Electronic – Why would a LED datasheet specify a minimum operating current


I am looking at the datasheet for the OSRAM Golden DRAGONĀ® Plus LUW W5AM, a high power white LED.

It has a forward current of 20-1000 mA, surge current up to 2500 mA, and I think they want you to run it at 350 mA; that is what they use for most of the tests.

Notice that I emphasized the lower range of 20 mA. The forward current can not go below 20 mA. That is curious, but taken in isolation I would never have given it much thought.

Now, page 15 has a curious graph, titled Maximum Permissible Forward Current:

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Here they iterate the minimum 20 mA operating current, even going so far as to exclude the area from the graph (it is covered with a grey block), and they use the strong words "Do not use below 20 mA".

Why can I not operate my LED at a current less than 20 mA?

Presumably they feel so strong about this that they have to warn me against it. Are there any electrical reasons, perhaps related to long-term reliability? Or is it just that they want me to use a more suitable LED?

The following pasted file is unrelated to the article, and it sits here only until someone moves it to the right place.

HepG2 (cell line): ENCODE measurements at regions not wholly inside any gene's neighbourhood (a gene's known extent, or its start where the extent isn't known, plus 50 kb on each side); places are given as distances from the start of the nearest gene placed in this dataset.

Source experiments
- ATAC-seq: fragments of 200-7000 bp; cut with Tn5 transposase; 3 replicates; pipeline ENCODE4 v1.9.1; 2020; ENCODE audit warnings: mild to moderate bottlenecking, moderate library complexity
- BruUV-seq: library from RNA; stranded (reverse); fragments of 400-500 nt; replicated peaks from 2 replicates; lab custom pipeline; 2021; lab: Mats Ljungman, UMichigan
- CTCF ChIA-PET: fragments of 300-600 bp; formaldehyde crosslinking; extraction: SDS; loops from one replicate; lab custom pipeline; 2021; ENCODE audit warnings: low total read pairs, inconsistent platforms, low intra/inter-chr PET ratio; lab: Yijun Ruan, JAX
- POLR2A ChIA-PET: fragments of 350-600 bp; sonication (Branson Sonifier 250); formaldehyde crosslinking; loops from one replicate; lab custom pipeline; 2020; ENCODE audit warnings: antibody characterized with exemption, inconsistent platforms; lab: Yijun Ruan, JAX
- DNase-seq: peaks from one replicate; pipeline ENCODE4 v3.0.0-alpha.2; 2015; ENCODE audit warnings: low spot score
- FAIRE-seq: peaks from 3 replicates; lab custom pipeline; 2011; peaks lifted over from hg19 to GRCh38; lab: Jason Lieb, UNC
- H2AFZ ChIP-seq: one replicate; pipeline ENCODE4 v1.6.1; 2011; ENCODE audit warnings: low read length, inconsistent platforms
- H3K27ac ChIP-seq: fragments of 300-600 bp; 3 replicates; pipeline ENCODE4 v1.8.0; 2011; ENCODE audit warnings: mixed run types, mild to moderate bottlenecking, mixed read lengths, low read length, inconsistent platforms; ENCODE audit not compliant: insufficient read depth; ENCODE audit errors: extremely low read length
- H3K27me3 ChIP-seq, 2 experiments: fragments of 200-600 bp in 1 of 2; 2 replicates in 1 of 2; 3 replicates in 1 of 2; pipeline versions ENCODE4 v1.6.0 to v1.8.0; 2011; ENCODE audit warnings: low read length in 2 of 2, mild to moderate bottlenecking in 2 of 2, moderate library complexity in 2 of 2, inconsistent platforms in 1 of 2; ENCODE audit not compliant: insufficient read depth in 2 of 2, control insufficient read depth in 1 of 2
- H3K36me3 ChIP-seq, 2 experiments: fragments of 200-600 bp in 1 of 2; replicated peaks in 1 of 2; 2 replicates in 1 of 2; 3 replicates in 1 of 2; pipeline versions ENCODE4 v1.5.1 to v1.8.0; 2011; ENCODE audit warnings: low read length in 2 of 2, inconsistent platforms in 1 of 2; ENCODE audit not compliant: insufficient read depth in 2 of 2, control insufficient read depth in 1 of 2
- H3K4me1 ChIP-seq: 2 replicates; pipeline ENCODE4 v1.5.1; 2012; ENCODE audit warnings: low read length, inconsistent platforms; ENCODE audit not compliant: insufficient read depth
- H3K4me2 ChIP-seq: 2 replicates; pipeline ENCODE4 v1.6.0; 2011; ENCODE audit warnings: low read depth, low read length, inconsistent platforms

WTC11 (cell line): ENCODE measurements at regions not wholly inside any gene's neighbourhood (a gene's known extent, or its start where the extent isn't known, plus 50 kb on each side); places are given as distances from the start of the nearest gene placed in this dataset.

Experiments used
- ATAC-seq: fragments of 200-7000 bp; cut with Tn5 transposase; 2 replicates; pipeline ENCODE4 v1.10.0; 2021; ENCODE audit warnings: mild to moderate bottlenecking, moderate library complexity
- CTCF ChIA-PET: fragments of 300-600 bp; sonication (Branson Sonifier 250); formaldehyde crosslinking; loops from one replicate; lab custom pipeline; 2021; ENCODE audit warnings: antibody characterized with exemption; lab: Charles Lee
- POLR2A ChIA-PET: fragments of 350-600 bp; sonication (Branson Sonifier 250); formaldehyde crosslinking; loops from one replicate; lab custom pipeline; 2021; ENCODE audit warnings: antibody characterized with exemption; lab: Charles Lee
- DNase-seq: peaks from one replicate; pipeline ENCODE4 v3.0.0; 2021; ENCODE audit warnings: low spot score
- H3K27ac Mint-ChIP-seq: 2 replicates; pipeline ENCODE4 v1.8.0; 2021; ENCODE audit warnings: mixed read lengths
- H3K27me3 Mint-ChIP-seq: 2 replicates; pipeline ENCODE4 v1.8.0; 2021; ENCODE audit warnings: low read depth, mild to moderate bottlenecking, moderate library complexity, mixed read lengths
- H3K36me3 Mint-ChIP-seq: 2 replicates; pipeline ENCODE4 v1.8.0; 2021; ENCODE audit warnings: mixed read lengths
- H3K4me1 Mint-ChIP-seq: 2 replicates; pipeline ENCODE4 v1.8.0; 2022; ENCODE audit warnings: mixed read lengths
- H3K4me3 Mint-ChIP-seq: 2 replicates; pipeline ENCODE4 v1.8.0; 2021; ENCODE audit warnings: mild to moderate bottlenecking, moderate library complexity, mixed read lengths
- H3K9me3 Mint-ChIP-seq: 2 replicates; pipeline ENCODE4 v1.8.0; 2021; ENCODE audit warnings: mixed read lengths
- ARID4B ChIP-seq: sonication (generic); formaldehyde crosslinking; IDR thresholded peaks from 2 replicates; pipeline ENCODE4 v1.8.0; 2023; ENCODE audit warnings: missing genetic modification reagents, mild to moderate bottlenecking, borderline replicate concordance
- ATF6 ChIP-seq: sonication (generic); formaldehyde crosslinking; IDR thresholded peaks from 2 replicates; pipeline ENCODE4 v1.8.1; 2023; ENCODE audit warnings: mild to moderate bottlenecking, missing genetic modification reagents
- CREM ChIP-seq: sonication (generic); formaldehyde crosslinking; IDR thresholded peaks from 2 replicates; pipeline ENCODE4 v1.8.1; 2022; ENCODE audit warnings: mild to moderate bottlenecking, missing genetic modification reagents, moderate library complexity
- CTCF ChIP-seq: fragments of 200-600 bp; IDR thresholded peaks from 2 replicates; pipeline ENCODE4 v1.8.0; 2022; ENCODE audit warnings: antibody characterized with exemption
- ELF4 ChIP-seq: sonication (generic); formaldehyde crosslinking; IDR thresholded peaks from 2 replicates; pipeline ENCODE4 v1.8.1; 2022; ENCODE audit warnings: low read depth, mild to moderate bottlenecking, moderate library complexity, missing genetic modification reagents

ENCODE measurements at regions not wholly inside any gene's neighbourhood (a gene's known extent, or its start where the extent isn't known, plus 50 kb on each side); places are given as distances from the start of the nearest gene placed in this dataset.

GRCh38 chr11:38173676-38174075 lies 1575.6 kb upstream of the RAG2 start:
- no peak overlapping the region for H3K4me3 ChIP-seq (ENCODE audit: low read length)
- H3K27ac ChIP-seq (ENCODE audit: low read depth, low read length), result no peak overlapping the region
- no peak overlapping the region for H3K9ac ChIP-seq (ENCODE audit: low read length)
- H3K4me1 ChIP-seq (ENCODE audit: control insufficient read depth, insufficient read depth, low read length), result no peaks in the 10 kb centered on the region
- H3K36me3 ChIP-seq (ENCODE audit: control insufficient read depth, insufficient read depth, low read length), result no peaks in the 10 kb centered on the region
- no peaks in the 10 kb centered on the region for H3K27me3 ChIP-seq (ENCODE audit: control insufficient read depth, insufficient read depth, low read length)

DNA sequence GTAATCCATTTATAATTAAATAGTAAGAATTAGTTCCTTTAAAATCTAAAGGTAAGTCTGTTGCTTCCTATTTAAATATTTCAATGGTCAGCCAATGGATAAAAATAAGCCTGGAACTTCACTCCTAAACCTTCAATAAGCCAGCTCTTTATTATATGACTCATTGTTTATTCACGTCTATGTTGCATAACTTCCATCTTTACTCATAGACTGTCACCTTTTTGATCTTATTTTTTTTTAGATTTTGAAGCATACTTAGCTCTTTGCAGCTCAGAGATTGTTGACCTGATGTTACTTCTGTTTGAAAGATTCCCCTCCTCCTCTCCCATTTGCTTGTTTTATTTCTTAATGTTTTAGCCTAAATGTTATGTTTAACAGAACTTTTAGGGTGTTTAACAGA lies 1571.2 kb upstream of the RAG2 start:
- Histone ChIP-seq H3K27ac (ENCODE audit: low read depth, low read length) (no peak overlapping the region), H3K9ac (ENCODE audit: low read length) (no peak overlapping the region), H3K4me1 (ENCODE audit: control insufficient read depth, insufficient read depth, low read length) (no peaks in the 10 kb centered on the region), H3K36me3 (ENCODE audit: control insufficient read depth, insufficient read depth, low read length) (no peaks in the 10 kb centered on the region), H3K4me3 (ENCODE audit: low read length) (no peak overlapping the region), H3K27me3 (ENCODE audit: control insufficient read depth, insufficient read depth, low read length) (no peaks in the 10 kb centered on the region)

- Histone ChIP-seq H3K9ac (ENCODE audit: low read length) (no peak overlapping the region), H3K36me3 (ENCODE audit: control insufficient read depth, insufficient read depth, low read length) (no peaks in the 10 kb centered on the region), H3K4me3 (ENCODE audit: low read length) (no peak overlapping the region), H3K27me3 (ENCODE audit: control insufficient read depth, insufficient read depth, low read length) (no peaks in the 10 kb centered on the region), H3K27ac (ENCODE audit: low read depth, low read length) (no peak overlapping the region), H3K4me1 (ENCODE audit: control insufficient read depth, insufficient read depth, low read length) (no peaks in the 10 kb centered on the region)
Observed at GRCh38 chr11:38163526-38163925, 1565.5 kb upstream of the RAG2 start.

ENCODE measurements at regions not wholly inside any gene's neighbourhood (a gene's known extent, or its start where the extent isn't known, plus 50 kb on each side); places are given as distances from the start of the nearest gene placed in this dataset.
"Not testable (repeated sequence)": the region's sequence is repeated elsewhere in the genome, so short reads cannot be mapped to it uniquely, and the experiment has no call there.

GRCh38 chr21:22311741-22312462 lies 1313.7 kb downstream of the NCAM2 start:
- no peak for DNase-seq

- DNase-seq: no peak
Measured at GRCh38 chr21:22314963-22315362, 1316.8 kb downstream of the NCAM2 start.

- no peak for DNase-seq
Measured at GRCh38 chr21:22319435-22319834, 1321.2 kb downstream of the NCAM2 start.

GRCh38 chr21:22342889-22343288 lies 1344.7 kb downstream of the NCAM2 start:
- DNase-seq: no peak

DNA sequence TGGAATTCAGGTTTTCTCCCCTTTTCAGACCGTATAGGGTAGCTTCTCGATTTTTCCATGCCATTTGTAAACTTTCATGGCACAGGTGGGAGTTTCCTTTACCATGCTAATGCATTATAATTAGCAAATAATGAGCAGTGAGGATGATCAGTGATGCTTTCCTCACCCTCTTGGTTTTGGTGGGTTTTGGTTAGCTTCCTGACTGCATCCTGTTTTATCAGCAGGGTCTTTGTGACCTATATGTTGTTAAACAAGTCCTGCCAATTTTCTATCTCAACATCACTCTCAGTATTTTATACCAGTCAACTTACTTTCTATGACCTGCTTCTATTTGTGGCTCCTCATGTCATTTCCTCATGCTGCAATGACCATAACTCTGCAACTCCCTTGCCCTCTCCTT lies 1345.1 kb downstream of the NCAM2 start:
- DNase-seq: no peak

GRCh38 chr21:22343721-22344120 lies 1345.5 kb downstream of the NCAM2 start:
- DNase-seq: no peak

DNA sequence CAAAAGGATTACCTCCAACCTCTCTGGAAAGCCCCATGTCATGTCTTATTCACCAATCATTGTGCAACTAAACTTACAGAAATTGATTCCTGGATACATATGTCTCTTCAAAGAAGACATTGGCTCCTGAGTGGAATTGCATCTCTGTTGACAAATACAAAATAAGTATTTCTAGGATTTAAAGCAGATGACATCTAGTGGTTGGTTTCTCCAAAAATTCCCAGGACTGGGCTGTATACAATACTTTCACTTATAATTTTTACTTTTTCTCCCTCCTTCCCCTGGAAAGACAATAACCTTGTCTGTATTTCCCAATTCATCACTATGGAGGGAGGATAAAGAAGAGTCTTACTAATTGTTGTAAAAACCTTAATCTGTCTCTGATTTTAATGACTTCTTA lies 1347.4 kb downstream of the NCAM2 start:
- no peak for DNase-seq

I've tried to contact OSRAM about this, to no avail. Maybe it's not important to reply unless the customer is interested in a 100k purchase.

Best Answer

To be honest, I don't really know.

But they also give this graph:

Chromacity Coordinate Shift

It may be that under 20mA the chromacity shift is much higher and the colour of the LED changes noticeably. As the other parts of the datasheet stress on CRI (Colour Reproduction Index) qualities, it may be that the LED wouldn't fit into the specs @ <20 mA.

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